Unknown Soldiers | Sounds of War

Everything sounded different to Julie Johnson on a gray Chicago morning in April 2012. A dripping sink sounded like a waterfall, and a passing subway sounded like a freight train.

“Even though it was quiet, things around me were very loud,” Johnson, 30, told The Unknown Soldiers.

The next sound was from her phone. A text message from her father-in-law was waiting.

“Have you heard from Nick?” the message said.

“Yes, I talked to him yesterday,” Johnson responded.

Johnson’s husband, Army Chief Warrant Officer Nick Johnson, had been in Afghanistan since January. In the middle of his first combat deployment, the helicopter pilot was flying medical missions in some of the war zone’s most dangerous areas.

Although she initially wondered about her father-in-law’s text, Johnson was confident that nothing was wrong. After all, she could still hear the sound of her husband’s voice during the previous day’s phone call.

“He told me he was safe, he told me not to worry, and I told him I’d worry anyway,” Johnson recounted. “He said, ‘I love you and I’ll talk to you when I can.’ ”

Julie Johnson had known Nick since their sixth-grade class in Ontario, Calif., when she first admired her future husband’s sense of humor.

“He would make you laugh until your stomach hurt,” she said.

As their relationship blossomed through the years, Julie watched Nick become an exemplary husband, soldier and father. On that spring 2012 morning, the next sound Julie heard was the roar of the faucet as she put their 2-year-old son, Nathan, in the bathtub.

“We’re OK,” Julie frequently told herself while Nick was in Afghanistan. “Things will be OK.”

As she watched her son enjoy his bath, Julie heard her cell phone ring. This time, it was her dad. They talked for a few minutes while she continued tending to Nathan.

That’s when Julie heard the loudest sound of all. Someone was knocking on the front door of the house, which belonged to her sister. Julie and Nathan, who lived on a Hawaii military base, were visiting Chicago for part of Nick’s yearlong deployment.

“I didn’t feel good about it,” Julie said of the knock. “It was strange to me.”

With Nathan still in the bathtub, Julie decided to ignore whoever was at the door. Then came more knocking, which along with the barks of her sister’s dogs, prompted Julie to crack the front door open and peek outside.

“It was two men standing in their dress uniforms,” Julie said. “At that point, I just immediately knew ... things weren’t OK.”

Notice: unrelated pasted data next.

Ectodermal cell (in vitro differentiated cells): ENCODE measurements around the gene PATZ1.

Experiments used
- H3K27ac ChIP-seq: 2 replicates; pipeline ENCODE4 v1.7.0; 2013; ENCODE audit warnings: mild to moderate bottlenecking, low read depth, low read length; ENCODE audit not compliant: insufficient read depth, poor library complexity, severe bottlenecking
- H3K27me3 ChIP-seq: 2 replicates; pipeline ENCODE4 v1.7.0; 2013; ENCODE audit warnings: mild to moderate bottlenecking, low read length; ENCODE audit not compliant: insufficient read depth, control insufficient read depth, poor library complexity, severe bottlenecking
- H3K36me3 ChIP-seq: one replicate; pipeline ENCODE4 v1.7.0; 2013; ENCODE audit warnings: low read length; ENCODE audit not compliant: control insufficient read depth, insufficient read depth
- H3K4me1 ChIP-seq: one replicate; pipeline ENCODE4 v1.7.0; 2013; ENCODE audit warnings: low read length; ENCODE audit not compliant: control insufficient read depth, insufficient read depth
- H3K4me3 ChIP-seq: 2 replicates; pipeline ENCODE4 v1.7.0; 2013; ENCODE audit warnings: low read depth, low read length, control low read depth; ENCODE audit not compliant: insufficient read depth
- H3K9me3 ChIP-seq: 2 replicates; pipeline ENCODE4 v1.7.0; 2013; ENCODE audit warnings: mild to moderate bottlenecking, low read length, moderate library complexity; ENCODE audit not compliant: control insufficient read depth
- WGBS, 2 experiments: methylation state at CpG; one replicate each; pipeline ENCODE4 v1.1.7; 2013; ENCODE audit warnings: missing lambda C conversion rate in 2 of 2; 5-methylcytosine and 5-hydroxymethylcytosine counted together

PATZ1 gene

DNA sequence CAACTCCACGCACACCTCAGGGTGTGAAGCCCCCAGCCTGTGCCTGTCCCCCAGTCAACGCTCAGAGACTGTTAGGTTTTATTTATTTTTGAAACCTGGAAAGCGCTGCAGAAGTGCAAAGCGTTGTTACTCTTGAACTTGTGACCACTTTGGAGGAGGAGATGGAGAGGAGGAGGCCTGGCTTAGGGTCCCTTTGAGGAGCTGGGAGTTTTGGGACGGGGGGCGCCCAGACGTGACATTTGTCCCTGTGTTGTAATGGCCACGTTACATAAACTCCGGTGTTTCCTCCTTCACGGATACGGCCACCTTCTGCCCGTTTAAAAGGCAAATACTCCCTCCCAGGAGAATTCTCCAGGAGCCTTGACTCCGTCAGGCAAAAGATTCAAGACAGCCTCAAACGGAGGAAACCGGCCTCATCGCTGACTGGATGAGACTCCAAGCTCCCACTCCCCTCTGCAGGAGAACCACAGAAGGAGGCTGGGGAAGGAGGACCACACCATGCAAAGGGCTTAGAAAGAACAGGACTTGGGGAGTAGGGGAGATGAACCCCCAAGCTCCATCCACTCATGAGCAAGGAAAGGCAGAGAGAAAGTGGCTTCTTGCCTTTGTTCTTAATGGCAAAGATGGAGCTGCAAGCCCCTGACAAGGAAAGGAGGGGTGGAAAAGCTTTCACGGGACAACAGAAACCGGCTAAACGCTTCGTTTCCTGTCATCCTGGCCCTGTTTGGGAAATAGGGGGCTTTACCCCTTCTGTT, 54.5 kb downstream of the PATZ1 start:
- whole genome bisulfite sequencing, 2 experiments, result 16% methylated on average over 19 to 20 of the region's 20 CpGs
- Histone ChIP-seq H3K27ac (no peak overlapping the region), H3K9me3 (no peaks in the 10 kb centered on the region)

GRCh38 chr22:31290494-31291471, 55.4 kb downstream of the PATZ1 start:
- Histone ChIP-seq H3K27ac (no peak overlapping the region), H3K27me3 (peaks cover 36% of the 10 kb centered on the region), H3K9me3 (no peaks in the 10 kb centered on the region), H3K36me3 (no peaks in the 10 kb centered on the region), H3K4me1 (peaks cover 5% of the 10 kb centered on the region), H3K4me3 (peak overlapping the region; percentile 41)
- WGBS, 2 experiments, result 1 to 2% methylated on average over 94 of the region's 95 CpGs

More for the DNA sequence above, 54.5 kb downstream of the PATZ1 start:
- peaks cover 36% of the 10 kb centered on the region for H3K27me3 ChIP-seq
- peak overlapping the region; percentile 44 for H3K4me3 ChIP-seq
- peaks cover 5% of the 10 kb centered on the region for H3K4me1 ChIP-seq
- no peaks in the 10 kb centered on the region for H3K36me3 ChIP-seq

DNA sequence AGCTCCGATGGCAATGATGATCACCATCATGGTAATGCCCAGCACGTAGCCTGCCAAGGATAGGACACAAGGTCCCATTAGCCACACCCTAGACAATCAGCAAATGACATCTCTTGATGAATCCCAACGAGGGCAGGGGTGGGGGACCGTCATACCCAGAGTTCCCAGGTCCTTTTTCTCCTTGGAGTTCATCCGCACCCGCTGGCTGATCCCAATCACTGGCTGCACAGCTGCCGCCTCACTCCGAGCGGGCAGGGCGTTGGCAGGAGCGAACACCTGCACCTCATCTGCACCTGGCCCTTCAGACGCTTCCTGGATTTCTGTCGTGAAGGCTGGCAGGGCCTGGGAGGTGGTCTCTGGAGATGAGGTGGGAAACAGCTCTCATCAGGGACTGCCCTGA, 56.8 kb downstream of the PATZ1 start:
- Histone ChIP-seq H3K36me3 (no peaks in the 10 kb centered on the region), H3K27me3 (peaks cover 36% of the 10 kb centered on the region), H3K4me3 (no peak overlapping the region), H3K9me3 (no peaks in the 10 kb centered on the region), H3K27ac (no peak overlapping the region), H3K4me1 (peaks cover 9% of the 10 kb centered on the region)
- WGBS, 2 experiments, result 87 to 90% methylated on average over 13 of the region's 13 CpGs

After the soldiers asked to speak to “Mrs. Julie Johnson,” the military wife initially couldn’t bear to hear anything else.

“I offered them something to drink, then got my son out of the bathtub,” Julie said. “I think I was just trying to put off hearing those words, even though I knew what they were going to tell me.”

Chief Warrant Officer Nick Johnson, 27, was killed in an April 19, 2012, helicopter crash along with three fellow soldiers. Nick and Julie’s fathers had seen news reports about a chopper accident in southern Afghanistan, which was why they had checked in that morning.

The next few weeks were filled with unforgettable sounds, including a 21-gun salute at her husband’s funeral, and Nick’s voice continued to resonate. During one conversation before Nick deployed, the soldier and his wife discussed what to do if he didn’t make it home.

“He said that he would want me to move forward in a way that would love and support Nathan,” Julie recalled.

Today, when Julie sees and hears her now 4-year-old son, she is reminded of his dad.

“It’s almost as if Nick’s still here with us, and Nathan’s still learning lessons from him,” she said. “Daily, we talk about Nick and who he was.”

Chief Warrant Officer Nick Johnson loved his family, his country and flying helicopters. He was also one of almost 7,000 Americans killed in Afghanistan or Iraq since 9/11.

Julie Johnson and other grieving military relatives are now the voices of our nation’s fallen heroes. As they courageously share the stories of their loved ones, it is our duty to listen.